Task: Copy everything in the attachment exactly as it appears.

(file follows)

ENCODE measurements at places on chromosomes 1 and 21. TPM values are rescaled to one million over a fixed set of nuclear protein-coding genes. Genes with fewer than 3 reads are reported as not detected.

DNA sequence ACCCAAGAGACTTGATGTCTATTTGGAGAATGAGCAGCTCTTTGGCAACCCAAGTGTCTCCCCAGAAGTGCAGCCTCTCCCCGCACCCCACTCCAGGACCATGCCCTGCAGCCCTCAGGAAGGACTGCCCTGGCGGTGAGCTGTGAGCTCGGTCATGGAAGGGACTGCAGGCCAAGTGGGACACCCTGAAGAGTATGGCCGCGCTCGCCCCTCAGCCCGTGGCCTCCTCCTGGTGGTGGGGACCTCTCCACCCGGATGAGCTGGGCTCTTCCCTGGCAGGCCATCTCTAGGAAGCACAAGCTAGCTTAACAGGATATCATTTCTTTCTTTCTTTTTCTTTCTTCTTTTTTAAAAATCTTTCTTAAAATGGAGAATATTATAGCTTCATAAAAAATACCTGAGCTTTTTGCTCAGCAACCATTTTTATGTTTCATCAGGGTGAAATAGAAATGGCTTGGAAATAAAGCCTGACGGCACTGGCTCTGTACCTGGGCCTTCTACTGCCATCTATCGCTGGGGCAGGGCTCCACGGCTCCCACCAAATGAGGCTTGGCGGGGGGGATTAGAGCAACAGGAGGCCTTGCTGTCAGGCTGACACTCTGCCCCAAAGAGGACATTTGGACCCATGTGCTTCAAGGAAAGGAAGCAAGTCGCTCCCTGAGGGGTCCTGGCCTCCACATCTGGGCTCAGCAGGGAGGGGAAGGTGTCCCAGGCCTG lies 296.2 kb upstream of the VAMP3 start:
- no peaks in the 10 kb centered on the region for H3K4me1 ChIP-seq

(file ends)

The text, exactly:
ENCODE measurements at places on chromosomes 1 and 21. TPM values are rescaled to one million over a fixed set of nuclear protein-coding genes. Genes with fewer than 3 reads are reported as not detected.

DNA sequence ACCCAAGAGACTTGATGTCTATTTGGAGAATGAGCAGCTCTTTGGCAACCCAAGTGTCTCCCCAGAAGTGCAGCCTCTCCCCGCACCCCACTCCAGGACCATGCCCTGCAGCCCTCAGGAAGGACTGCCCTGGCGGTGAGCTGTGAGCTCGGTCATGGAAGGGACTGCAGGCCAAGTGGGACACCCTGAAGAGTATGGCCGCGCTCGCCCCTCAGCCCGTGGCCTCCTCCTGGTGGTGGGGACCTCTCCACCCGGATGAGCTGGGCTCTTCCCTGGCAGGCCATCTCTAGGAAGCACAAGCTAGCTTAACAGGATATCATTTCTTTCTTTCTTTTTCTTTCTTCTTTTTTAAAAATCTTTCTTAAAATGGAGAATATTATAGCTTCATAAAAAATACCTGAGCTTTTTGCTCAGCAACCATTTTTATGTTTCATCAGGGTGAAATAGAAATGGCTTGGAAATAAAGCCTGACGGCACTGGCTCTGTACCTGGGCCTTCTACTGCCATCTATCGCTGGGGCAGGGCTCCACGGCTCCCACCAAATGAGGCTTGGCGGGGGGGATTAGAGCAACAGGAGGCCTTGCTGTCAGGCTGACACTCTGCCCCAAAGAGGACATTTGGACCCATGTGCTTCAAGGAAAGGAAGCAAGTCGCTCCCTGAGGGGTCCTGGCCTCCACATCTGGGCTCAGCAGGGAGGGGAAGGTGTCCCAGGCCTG lies 296.2 kb upstream of the VAMP3 start:
- no peaks in the 10 kb centered on the region for H3K4me1 ChIP-seq